I want it right at that point where it will stay together in a clump but still be a little crumbly. It will be at a place where it will be able to form into a disk and put in the freezer.
Once I get to the point where I have the discs ready to get in the freezer, we should be at a point where the butter is still in chunks, and the dough disks have enough water to keep them nicely clumped together.
This is where the freezer is essential. If the disks are too warm, the butter ends up melting into the rest of the pie crust when we roll it out.
If too cold, we have a rock that is impossible to roll out. I have found that twenty minutes in the freezer creates an excellent pie crust disc that is a perfect temperature for rolling.
Back to the baking zen
The crusts are rolled out after they have spent a little time in the freezer, and this is when it is critical to be patient and find that place of zen. If you are too aggressive with the dough, it can end in disaster.
Still, you have to work with it to manipulate it into a perfect pie crust. Let the dough balls guide you.
🤷 Substitutions and variations
Don’t substitute or vary on this recipe. The thing about baking is that it is a bit more precise than most stovetop recipes.
I recommend using these crusts right away. That said, you can freeze the dough balls, but make sure to thaw them entirely in the fridge before use… and then put them back in the freezer before rolling, per the instructions.
You can also make a pie and freeze it as a made, but unbaked pie. Make sure to cover tightly and also to thaw in the refrigerator before baking.
🎓 History tidbit
Butter is a bit more difficult to work with, but makes very flakey and tasty crust.
When baking, if done appropriately, the pockets of butter evaporate and create little pockets in the dough that make it flakey.
📝 Tips and tricks
- Have patience! Butter Pie Crust can be a little tricky, but being able to work with the dough instead of against it can make a great deal of difference in your final product.
- You can use this dough for any traditional pie that is similar to an apple pie filling and needs a nice flakey crust.
- Remember that the final rolled out dough should look like a pie circle that is dotted with chunks of easily identifiable butter. All of the steps we have taken in this recipe are meant to help make that happen.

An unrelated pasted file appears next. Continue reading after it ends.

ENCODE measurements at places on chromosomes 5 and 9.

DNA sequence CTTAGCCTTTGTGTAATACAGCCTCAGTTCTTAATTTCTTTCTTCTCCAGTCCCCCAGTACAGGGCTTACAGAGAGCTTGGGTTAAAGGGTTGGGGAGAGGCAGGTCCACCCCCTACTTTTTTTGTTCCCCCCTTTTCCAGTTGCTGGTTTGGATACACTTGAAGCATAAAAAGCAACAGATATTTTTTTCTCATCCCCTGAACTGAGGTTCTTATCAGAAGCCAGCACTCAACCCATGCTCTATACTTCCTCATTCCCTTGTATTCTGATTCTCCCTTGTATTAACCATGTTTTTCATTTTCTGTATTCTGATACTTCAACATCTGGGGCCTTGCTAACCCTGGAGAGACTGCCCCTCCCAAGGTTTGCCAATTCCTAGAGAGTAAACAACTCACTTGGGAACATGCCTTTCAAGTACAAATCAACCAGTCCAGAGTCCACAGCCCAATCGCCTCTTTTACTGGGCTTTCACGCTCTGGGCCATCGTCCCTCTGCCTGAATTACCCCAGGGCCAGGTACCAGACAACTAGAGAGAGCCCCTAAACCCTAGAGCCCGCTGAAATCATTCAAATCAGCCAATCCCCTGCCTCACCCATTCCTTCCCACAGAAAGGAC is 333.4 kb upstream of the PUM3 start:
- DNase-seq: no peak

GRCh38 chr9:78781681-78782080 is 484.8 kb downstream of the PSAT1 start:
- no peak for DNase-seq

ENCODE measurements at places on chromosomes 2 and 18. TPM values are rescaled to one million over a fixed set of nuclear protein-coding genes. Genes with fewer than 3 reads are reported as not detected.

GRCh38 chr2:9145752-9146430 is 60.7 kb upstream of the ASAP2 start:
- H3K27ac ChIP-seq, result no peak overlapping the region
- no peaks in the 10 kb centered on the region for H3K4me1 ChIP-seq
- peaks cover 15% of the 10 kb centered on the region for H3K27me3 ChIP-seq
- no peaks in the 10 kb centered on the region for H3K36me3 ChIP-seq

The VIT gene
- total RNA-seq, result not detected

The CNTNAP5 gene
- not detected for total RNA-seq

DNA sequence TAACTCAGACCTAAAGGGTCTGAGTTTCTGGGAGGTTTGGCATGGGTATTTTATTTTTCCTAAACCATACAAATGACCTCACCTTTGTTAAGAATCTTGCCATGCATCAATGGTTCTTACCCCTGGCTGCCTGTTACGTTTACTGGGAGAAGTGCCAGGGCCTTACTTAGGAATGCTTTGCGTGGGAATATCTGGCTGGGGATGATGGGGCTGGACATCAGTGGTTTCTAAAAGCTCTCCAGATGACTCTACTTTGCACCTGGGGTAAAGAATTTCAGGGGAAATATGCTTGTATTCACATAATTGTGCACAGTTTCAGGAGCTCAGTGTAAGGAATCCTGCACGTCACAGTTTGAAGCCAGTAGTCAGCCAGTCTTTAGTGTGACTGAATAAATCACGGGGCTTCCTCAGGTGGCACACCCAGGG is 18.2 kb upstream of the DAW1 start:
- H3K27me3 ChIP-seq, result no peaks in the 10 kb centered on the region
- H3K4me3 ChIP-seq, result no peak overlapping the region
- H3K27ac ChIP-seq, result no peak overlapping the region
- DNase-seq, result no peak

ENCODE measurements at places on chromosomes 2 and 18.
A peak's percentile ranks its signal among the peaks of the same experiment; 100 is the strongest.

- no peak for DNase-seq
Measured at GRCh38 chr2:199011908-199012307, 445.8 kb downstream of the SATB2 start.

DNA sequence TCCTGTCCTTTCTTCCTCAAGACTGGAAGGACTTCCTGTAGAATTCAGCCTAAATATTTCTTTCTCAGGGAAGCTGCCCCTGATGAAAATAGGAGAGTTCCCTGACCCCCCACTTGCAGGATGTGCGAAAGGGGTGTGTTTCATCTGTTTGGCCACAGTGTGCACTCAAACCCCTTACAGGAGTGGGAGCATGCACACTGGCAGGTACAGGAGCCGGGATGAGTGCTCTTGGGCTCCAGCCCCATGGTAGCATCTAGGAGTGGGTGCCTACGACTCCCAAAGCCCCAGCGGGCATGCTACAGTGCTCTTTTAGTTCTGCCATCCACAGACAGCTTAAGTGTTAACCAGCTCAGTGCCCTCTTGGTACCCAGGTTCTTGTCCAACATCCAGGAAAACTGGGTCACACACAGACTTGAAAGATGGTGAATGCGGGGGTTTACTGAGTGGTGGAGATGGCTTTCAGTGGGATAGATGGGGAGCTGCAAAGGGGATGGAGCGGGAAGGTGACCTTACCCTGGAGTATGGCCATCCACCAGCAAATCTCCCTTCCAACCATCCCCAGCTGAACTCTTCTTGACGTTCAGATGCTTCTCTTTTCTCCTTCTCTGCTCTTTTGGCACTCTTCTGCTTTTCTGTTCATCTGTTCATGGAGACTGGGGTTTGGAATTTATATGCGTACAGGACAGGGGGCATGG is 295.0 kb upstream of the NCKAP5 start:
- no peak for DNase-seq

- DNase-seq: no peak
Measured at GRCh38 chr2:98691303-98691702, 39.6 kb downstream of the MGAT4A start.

- When baking, your dough will shrink a bit and this can have an impact on the lip of the crust. Be generous with what you leave on the pie when you trim it.
- Let that pie rest!
🛠 Products used in this recipe
😋 Did you make this recipe?
That is awesome, and thank you so much for giving this Butter Pie Crust recipe a try. If you could leave a rating in the comment area below, it would be greatly appreciated. This lets me know how I am doing and also helps others decide if they want to make this recipe. Most of all, thanks for visiting Ramshackle Pantry.
Butter Pie Crust makes some of the pie crust. No matter what kind of fruit pie you are making, this flour based pie crust can make the tastiest, flakiest crust around!
- 1 Cup (2 Sticks) of unsalted butter
- 2 ½ cups white all-purpose flour
- 1 tablespoon sugar
- 1 teaspoon salt
- ½ cup ice cold water (approximate)
- 1 egg, beaten
- 1 teaspoon sugar
- Cut 2 sticks of butter into ½-inch cubes
- Place into freezer for 20 minutes
- Place 2 ½ cups flour, 1 tablespoon sugar, and salt in food processor and pulse a few times to mix.
- After butter has been in the freezer for 20 minutes, add to food processor and pulse 5-6 times. The goal is to mix the butter into the flour. The cubes of butter should be no smaller than peas.
- Move flour mixture to large bowl
- Add water to flour 2 tablespoons at a time. Toss with fork. We want to get to the point when you take your hand squeeze a handful of flour, it should stick together. For this one, it ended up taking 1/2 cup + 2 tablespoons.
- Once this is done, divide into two. Work each half until it sticks together somewhat well and is in a disk. We don’t want the butter to fully incorporate. If you need to add more water, you can, but do so only very sparingly.
- Tightly wrap in plastic wrap and place in freezer for 20 minutes
- Preheat oven to 425° Fahrenheit
- Take dough out of freezer and unwrap
- Get to your zen place. Roll out the dough. I suggest looking at the section above where I talk about rolling out the dough.
- Place one pie crust on the bottom
- Add whatever filling you need.
- Add top crust
- Use fingers to pinch crust together
- Trim excess dough, but the crust will shink a bit, so leave a bit
- Using fork, crimp the two doughs together further
- Brush light coating of egg on dough crust
- Sprinkle with sugar
- Using knife, slit four holes in crust
- Loosely wrap the crust edges with tinfoil to help prevent overbrowning of the crust edges.
- Put in oven for 35 minutes
- Remove tinfoil
- Check every 5 minutes and remove when it looks done. 40-45 minutes
- Let rest for at least 2 hours
Keywords: Butter Pie Crust